Citizen Black

The trial I'm attending in Chicago – USA v. Conrad M. Black et al. – is officially about whether magnate Lord Black committed 14 counts of criminal fraud, breaches of fiduciary duty, mail-and-wire fraud, and racketeering.

What may really be on trial, however, is the way alleged corporate misconduct is dealt with in the United States today.

Mr. Black, a Canadian-born British citizen and life peer in the House of Lords, is a biographer and a businessman who once ran Hollinger International, a publicly traded, US-based company that controlled the Daily Telegraph (London), The Jerusalem Post, The Chicago Sun-Times and many daily papers in Canada and Australia.

As a Black biographer, I have come to know him quite well in the past six years. Despite his charm and attempts to co-opt me, I have maintained my editorial independence throughout.

I have watched Black's rise and fall up close, trying, like some journalist-witness in "Citizen Kane," to make sense of a larger-than-life press baron who has, on a personal level, seemingly sabotaged himself through greed, provocative behavior, and exhibitionism. On the legal level, of course, he is innocent until proven guilty.

Many journalists are following the Chicago trial in hopes of catching a glimpse of Black and his glamorous wife, Barbara Amiel, or celebrity witnesses such as Donald Trump and Henry Kissinger.

But I am watching for something else. It will be fascinating to see Black, who once controlled the world's third-largest newspaper empire, face a jury of stern, prudent Midwesterners, who receive $40 a day for jury duty.

That tension will surely play a factor in the prosecution, which raises a host of questions about how fair Black's trial will be.

•Will the prosecution focus on Black's personality, morality, and lifestyle to divert attention from the legal issues? Details of Black's luxury lifestyle may be offensive to many people, but are they relevant to a criminal trial?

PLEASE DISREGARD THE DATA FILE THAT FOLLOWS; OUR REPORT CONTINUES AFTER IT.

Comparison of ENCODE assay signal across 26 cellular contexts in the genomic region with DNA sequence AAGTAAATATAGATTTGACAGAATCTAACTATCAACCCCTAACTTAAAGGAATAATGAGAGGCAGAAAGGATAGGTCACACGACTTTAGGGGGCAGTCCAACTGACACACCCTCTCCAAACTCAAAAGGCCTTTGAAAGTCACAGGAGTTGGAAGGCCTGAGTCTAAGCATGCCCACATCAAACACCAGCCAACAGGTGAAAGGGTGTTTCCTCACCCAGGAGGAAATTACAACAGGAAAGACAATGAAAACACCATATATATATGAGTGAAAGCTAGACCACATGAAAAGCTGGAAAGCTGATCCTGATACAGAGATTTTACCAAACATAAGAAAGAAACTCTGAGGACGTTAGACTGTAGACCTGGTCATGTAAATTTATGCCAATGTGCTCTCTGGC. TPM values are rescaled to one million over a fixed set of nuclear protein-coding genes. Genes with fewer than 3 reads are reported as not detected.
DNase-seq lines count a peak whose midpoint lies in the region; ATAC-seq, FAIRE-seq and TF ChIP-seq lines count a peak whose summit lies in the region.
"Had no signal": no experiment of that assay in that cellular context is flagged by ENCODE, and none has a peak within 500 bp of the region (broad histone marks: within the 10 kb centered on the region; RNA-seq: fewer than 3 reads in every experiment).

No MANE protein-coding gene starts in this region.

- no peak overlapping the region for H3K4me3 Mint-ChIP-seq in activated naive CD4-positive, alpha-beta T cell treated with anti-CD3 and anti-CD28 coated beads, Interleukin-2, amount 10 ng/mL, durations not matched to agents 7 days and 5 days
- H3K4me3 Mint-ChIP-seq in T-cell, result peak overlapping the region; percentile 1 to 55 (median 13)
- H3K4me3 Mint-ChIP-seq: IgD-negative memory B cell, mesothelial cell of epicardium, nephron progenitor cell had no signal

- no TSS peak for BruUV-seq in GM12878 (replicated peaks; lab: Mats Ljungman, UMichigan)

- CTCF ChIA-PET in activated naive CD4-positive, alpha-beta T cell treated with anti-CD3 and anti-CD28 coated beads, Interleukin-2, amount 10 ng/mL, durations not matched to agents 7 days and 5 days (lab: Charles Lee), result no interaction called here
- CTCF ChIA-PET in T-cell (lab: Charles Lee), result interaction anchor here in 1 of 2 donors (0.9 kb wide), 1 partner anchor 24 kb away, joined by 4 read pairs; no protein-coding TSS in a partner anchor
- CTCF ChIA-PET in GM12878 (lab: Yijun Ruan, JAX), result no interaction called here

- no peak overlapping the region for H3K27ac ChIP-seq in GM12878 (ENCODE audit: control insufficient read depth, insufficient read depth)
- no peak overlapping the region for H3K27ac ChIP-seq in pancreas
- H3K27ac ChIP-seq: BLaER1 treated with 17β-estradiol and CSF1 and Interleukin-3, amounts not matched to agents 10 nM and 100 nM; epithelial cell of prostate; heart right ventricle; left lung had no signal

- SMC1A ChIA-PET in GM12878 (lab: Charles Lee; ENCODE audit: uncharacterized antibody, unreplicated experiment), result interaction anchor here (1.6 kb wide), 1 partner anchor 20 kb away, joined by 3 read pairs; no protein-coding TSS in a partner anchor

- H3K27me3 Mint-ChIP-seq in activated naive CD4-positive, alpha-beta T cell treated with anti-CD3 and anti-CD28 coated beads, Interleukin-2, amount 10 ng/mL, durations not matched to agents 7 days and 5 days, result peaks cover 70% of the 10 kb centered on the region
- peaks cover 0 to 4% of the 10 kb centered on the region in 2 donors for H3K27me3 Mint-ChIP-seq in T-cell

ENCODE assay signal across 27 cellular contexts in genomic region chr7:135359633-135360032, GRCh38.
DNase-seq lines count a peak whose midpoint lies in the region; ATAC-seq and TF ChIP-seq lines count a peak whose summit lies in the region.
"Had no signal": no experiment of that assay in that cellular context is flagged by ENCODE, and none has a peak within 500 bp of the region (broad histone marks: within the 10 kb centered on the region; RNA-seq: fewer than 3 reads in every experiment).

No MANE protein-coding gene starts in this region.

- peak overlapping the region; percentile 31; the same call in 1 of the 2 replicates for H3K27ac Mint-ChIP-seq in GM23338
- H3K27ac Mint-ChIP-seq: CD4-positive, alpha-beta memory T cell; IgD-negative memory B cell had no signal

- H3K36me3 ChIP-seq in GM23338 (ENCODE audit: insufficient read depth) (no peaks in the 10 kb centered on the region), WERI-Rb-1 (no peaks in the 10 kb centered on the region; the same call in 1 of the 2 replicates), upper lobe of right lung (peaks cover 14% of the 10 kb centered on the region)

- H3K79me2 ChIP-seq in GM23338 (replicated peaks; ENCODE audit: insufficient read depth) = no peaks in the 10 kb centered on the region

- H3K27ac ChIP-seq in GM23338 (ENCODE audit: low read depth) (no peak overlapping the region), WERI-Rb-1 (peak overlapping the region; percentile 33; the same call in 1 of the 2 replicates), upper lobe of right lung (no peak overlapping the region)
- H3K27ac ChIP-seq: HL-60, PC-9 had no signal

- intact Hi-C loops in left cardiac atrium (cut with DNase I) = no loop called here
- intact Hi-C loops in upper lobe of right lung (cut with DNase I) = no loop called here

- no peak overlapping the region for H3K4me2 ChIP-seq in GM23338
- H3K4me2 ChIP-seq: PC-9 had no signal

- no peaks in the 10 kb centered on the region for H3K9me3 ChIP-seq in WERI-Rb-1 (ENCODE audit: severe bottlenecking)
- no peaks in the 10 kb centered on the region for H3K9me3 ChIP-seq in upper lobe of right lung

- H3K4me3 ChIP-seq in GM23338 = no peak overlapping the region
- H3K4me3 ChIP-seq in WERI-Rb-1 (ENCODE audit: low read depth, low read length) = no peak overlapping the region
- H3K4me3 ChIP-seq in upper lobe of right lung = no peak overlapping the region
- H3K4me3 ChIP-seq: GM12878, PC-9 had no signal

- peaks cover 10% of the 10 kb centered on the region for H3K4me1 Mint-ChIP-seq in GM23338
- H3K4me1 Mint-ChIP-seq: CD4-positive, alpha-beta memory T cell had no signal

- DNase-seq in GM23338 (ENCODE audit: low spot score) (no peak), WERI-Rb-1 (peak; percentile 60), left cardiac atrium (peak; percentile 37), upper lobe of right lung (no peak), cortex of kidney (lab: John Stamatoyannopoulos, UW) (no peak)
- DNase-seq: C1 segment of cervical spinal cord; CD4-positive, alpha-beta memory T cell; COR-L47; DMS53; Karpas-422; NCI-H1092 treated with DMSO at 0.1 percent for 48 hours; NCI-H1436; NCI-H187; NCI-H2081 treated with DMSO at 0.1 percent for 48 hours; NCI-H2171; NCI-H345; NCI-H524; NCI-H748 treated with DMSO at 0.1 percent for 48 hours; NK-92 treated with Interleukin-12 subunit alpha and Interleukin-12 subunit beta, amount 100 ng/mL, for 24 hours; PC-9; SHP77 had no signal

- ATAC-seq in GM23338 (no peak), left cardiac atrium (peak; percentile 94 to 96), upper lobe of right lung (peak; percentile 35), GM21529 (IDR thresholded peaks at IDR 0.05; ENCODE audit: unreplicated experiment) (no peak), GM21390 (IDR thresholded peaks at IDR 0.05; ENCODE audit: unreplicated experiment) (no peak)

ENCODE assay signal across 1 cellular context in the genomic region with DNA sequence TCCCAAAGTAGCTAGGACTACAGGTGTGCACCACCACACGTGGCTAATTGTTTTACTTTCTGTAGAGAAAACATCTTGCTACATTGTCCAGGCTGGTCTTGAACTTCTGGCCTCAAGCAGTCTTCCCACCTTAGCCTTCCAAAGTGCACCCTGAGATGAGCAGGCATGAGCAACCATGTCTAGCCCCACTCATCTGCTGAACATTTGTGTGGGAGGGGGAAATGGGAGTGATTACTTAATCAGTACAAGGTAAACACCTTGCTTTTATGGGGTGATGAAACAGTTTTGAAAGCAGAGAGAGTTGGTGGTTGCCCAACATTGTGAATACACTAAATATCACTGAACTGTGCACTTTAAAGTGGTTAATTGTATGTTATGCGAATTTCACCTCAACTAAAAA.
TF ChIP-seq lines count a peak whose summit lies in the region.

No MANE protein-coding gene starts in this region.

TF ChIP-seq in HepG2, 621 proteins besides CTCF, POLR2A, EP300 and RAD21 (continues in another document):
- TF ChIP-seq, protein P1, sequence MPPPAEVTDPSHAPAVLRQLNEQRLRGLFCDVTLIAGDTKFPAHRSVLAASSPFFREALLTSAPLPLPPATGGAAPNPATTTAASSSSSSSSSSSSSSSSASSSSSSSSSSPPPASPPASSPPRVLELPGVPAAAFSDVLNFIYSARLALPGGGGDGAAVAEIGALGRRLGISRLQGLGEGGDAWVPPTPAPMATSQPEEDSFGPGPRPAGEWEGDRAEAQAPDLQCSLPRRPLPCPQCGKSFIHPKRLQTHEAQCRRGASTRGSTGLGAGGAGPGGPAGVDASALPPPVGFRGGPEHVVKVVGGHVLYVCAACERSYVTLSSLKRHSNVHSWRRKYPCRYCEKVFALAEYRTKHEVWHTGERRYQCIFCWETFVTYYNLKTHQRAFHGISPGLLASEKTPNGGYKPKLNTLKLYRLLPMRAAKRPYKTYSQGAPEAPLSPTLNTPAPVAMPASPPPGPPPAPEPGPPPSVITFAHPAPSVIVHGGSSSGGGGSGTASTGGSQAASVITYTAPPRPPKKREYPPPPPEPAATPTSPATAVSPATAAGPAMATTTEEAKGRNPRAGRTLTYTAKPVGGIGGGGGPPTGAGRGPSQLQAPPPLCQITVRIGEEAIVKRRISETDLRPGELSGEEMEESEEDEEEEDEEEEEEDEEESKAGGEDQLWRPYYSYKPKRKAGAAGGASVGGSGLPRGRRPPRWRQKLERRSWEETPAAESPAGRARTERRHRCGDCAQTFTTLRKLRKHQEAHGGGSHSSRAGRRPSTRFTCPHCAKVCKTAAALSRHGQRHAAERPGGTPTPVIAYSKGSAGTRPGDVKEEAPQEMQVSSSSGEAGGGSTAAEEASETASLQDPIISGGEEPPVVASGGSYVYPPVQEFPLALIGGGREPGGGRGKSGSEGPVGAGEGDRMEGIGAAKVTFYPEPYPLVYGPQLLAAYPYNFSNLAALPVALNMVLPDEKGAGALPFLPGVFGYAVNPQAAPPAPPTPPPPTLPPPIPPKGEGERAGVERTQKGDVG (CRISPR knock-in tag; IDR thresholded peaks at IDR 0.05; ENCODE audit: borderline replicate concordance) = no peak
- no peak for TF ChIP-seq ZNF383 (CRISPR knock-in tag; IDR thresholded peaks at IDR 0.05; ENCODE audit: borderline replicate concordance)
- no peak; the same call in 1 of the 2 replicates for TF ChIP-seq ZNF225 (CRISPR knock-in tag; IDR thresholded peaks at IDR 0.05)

•Can corporate fraud defendants get a fair trial if their valuable property is forfeited long before the case gets to court, potentially diminishing the defendant's ability to pay for his defense? And if property is forfeited, does that amount to considering a defendant guilty until proven innocent?

The Black trial will, in many ways, be a proxy for intensifying tensions between boards and chief executives in US business.

Black is not the first corporate executive to manipulate the constitution of his boards of directors, stacking them with celebrities who have little experience with high finance, and making sure they are well paid and entertained for just sitting there. Such practices are quite common.

When board members approve lavish compensation packages for executives, they are legally responsible for their decisions. But are they really held to account? The executives who received such excess are often singled out for blame instead.

Corporate governance in America has veered away from its original mission of maintaining ethical standards to become a sort of parasitical growth industry of its own.

True, corporate governance has exposed real problems. But what if corporate governance advocates receive outrageous compensation by grafting themselves onto valuable companies and profiting from any vulnerability? The companies Black used to control have been dismantled, million-dollar-a-year CEOs have been installed, and a lot of shareholder value has been wiped out.

Corporate governance advocates are right to denounce the manipulation, duplicitous behavior, and self-interest of corporate executives they want to drive out of the company. But what if some corporate governance also involves manipulative techniques – such as commandeering the media through selective leaks of damaging information, cowing board members into submission, and lobbying for absurd compensation for investigating and documenting executive improprieties?

As the trial unfolds, some 400 journalists from around the world will be competing for interesting news angles. For my part, I will be watching the judge and jury. Given that much of the evidence of alleged corporate fraud is technical and contextual, I hope the jury – 12 regular citizens – understand and appraise that evidence. Considering all the power politics swirling around them, the judge and the jury may be the only objective people in the courtroom.

George Tombs is an award-winning Canadian journalist. His unauthorized biography, "Baron Black of Crossharbour: Trial by Fire," will be published in September.

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